Broadcast Date: 17 November 2009
Director: Frederick E.O. Toye
Writers: Diego Gutierrez and Christine Roum
Cast: Morena Baccarin, Lourdes Benedicto, Morris Chestnut, Joel Gretsch, Logan Huffman, Elizabeth Mitchell, Laura Vandervoort, and Scott Wolf
With their two-part introduction out of the way, the show runners give us a taste of what a typical V episode ought to be like, and, if “A Bright New Day” serves as any indication (spoiler alert: it doesn’t), we’ve got some terrific stuff coming our way. Consider how quickly the Visitors’ takeover is progressing. While details like the issuance of visas show the writers have a definite interest in the mechanics of a diplomatic siege, it’s also clear they have a short-term goal in mind: setting up Anna’s forces as a Hydra empire on Earth with Erica and her crew as the lowly resistance.
By “Hydra”, I don’t mean the thinly veiled Nazi placeholders in Captain America: The First Avenger (2011) but the serpent-like beast from Greek mythology with the multiple poisonous heads. Though Father Jack’s plot thread this week largely serves to unite our heroes at last (most of them anyway), “A Bright New Day” confirms the idea that each cast member will be battling a different head or, if you don’t care for highfalutin analogies, a different facet of the V invasion.
Chad, for example, is fighting on the media front. So far, he seems to be losing. The manipulative journalist may have got subtle-as-a-brick Marcus all flustered, but Anna made minced meat out of his attempt to cast Mary Faulkner, a young mother widowed by the Visitors’ arrival, as the new face of anti-V sentiment. In fairness, the guy barely appears in the episode. This round belongs to Anna, and I love the scene in which she rehearses her grief like a star-in-the-making preparing for an audition. Who knew the geisha from Firefly could come off so creepy?
Ryan’s Hydra head represents the Visitors’ internal politics. Through his attempts to revive the Fifth Column, we’ve so far learnt that Anna controls her people by way of something called “bliss”, that a few Visitors broke free of its influence and formed a rebellion, and that some bloke named John May lead it. At this point, the convenient exposition generator still doesn’t have much of a personality, but maybe the writers are saving the good stuff for when he interacts with Erica. After all, the urgency of his situation and his previous position of leadership should either make him an invaluable right-hand man to the FBI agent or clash with her more subtle, almost surgical approach.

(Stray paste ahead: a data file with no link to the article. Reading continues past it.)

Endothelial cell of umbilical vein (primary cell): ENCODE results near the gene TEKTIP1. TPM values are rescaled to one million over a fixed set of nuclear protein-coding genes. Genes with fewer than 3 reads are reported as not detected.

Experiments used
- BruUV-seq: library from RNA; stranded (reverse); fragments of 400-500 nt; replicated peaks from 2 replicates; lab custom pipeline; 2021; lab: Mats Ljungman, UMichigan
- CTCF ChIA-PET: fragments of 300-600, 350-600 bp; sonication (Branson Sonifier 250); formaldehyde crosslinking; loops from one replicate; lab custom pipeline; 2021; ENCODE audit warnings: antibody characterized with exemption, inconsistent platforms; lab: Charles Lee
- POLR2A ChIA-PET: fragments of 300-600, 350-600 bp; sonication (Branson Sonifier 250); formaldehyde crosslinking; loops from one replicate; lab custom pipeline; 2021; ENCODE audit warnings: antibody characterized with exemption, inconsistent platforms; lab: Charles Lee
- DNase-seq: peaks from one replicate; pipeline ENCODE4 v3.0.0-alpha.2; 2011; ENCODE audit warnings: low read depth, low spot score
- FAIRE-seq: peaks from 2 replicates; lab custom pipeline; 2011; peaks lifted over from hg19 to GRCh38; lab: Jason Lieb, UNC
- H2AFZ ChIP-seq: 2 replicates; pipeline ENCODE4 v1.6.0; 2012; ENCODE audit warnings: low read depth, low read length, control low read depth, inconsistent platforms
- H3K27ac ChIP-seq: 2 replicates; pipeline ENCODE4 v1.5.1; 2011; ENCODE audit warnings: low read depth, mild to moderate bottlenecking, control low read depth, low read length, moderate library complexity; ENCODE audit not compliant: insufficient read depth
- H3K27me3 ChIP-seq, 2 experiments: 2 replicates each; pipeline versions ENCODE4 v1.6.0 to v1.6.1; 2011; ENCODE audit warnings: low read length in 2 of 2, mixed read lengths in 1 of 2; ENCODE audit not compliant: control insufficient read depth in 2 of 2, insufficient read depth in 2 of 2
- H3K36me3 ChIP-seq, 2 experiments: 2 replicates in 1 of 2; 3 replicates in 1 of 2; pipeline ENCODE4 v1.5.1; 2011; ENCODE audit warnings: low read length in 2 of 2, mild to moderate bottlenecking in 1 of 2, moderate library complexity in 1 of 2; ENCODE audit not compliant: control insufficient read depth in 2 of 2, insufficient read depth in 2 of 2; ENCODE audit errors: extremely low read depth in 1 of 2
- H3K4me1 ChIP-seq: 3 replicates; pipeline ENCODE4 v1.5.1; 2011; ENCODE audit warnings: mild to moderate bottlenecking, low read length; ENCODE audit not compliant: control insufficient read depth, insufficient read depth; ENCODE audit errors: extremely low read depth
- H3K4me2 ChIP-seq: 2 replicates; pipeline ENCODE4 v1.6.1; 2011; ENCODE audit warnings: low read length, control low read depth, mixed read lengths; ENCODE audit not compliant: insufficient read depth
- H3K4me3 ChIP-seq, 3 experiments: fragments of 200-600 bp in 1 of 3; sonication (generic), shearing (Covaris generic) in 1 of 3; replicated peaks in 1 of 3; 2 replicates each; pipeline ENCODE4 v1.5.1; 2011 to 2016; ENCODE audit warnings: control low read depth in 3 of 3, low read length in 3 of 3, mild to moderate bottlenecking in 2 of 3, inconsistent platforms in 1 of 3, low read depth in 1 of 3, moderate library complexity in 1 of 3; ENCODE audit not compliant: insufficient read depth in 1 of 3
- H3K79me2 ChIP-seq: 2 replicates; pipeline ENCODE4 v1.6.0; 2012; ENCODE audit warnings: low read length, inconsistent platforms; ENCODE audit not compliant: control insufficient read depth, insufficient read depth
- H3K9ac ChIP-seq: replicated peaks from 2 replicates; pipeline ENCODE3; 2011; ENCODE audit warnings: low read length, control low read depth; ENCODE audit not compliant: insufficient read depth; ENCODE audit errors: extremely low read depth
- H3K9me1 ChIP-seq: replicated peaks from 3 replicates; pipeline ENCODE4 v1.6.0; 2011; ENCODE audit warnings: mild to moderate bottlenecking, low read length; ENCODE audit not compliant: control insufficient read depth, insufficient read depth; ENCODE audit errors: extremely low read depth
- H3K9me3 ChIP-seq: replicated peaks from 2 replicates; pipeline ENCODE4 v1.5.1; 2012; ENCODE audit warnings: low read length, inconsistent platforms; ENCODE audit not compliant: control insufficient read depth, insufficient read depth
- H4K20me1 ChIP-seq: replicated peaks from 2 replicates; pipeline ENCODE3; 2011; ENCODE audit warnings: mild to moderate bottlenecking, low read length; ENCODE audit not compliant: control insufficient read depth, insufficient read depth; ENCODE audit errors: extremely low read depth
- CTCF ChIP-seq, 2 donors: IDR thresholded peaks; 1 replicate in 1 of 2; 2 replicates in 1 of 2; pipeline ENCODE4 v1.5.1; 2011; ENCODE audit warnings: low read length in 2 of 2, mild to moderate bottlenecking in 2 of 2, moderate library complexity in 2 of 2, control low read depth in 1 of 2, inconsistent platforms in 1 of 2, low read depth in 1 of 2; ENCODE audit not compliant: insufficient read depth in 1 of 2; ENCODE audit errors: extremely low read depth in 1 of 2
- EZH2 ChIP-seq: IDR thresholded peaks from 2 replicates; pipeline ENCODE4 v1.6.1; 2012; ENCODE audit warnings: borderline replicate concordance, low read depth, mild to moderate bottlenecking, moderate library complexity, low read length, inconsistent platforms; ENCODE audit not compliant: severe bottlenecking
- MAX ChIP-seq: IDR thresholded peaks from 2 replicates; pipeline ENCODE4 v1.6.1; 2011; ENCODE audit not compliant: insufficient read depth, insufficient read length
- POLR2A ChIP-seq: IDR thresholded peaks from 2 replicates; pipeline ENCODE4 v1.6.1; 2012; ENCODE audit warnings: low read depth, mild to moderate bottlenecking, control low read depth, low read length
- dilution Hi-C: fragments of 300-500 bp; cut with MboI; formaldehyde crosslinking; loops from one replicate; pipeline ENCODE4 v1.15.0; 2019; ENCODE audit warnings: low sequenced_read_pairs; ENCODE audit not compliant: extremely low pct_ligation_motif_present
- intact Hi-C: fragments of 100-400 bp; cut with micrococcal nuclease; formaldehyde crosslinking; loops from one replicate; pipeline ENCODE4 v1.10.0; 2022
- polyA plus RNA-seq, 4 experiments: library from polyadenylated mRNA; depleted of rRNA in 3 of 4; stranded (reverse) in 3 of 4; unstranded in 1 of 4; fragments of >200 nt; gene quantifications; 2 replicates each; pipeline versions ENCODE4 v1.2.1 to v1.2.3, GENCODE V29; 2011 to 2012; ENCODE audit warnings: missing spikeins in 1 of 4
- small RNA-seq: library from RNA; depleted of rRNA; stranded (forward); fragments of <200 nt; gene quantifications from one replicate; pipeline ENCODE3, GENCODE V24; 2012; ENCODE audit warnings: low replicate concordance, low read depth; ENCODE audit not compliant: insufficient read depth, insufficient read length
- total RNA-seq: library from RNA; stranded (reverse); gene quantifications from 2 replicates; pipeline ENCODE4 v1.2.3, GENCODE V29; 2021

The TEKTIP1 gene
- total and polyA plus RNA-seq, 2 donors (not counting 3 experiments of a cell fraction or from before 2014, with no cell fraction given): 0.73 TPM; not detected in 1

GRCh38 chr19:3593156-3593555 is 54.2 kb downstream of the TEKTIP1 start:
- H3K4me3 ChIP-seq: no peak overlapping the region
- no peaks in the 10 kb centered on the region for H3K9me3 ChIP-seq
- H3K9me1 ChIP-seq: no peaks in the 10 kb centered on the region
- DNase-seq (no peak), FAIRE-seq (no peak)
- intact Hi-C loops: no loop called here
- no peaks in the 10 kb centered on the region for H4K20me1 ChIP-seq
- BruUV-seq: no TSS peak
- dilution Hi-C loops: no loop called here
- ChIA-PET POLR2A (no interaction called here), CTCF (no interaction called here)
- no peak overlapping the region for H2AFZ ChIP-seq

Consider her demeanor when asked to stop a terrorist from interfering with Anna’s plans, the way she conveys just enough skepticism to make her ultimately siding with the Visitors believable. Incidentally, I love the writers’ subversion of the standard action-thriller plot, how they muddy our expectations by aligning the villain’s goals with that of our heroine but keeping the focus on the righteous officers who would stop him. I honestly didn’t know whom to root for. Erica, on the other hand, figures out immediately what she has to do, biding her time for an opportunity to infiltrate the Visitors’ true surveillance room. Her poise and patience fascinate me.
Mind you, the woman’s got a few pressing issues, what with Tyler falling in love with Lisa, who is, of course, manipulating him for undisclosed (not to mention unlikely) extraterrestrial purposes. I’m a bit wary of the writers personalising the stakes for our heroine to the point of making her and Anna potential in-laws. Unless the boy turns out to be John May’s son, I can’t say I fully grasp what this particular Hydra head is meant to symbolise beyond the habitual “loss of innocence” cheese.
At any rate, I dig how all the other threads tie into each other: Chad introduces the world to Mary Faulkner; Ryan discusses “bliss”, which hints at how Anna wins her over so quickly; and Erica’s terrorist threat turns out an excuse for the Visitors to publicise the widow’s change of heart, leaving our heroes with gooey alien pie on their faces. Of course, Anna isn’t the only V capable of grade A subterfuge. Joshua revealing himself a Fifth Columnist had me floored. It’s possibly my favourite moment in the entire series. If “A Bright New Day” serves as any indication of what one might have expected of a typical V episode, I can’t for the life of me understand why the network hired a new creative team.